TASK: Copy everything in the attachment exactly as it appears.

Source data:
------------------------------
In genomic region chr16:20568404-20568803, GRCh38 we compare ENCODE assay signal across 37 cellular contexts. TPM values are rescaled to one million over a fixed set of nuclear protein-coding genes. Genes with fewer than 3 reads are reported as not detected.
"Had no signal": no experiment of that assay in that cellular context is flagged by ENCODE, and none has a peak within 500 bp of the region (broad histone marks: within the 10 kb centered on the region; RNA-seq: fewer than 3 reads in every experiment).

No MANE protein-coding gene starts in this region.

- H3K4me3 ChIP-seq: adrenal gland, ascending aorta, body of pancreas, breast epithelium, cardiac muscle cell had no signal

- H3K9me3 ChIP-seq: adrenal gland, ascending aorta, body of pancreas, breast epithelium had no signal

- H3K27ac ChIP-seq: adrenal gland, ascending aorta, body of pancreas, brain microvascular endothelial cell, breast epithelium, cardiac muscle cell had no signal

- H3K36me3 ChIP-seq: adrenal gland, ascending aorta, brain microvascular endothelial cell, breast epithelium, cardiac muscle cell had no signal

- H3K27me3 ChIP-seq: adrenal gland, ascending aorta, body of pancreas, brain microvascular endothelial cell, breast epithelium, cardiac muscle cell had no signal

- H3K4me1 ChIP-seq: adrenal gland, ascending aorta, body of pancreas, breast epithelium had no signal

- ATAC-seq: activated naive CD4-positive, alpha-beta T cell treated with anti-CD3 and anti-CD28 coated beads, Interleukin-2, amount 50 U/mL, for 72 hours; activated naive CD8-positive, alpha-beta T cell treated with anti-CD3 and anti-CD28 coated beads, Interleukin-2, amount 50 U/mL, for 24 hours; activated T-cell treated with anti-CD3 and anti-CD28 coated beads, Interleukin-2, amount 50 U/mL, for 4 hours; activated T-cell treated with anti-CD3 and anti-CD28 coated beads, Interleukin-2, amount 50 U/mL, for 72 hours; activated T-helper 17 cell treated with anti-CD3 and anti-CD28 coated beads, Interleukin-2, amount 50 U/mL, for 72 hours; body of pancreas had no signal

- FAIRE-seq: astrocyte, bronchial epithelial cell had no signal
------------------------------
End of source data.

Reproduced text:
In genomic region chr16:20568404-20568803, GRCh38 we compare ENCODE assay signal across 37 cellular contexts. TPM values are rescaled to one million over a fixed set of nuclear protein-coding genes. Genes with fewer than 3 reads are reported as not detected.
"Had no signal": no experiment of that assay in that cellular context is flagged by ENCODE, and none has a peak within 500 bp of the region (broad histone marks: within the 10 kb centered on the region; RNA-seq: fewer than 3 reads in every experiment).

No MANE protein-coding gene starts in this region.

- H3K4me3 ChIP-seq: adrenal gland, ascending aorta, body of pancreas, breast epithelium, cardiac muscle cell had no signal

- H3K9me3 ChIP-seq: adrenal gland, ascending aorta, body of pancreas, breast epithelium had no signal

- H3K27ac ChIP-seq: adrenal gland, ascending aorta, body of pancreas, brain microvascular endothelial cell, breast epithelium, cardiac muscle cell had no signal

- H3K36me3 ChIP-seq: adrenal gland, ascending aorta, brain microvascular endothelial cell, breast epithelium, cardiac muscle cell had no signal

- H3K27me3 ChIP-seq: adrenal gland, ascending aorta, body of pancreas, brain microvascular endothelial cell, breast epithelium, cardiac muscle cell had no signal

- H3K4me1 ChIP-seq: adrenal gland, ascending aorta, body of pancreas, breast epithelium had no signal

- ATAC-seq: activated naive CD4-positive, alpha-beta T cell treated with anti-CD3 and anti-CD28 coated beads, Interleukin-2, amount 50 U/mL, for 72 hours; activated naive CD8-positive, alpha-beta T cell treated with anti-CD3 and anti-CD28 coated beads, Interleukin-2, amount 50 U/mL, for 24 hours; activated T-cell treated with anti-CD3 and anti-CD28 coated beads, Interleukin-2, amount 50 U/mL, for 4 hours; activated T-cell treated with anti-CD3 and anti-CD28 coated beads, Interleukin-2, amount 50 U/mL, for 72 hours; activated T-helper 17 cell treated with anti-CD3 and anti-CD28 coated beads, Interleukin-2, amount 50 U/mL, for 72 hours; body of pancreas had no signal

- FAIRE-seq: astrocyte, bronchial epithelial cell had no signal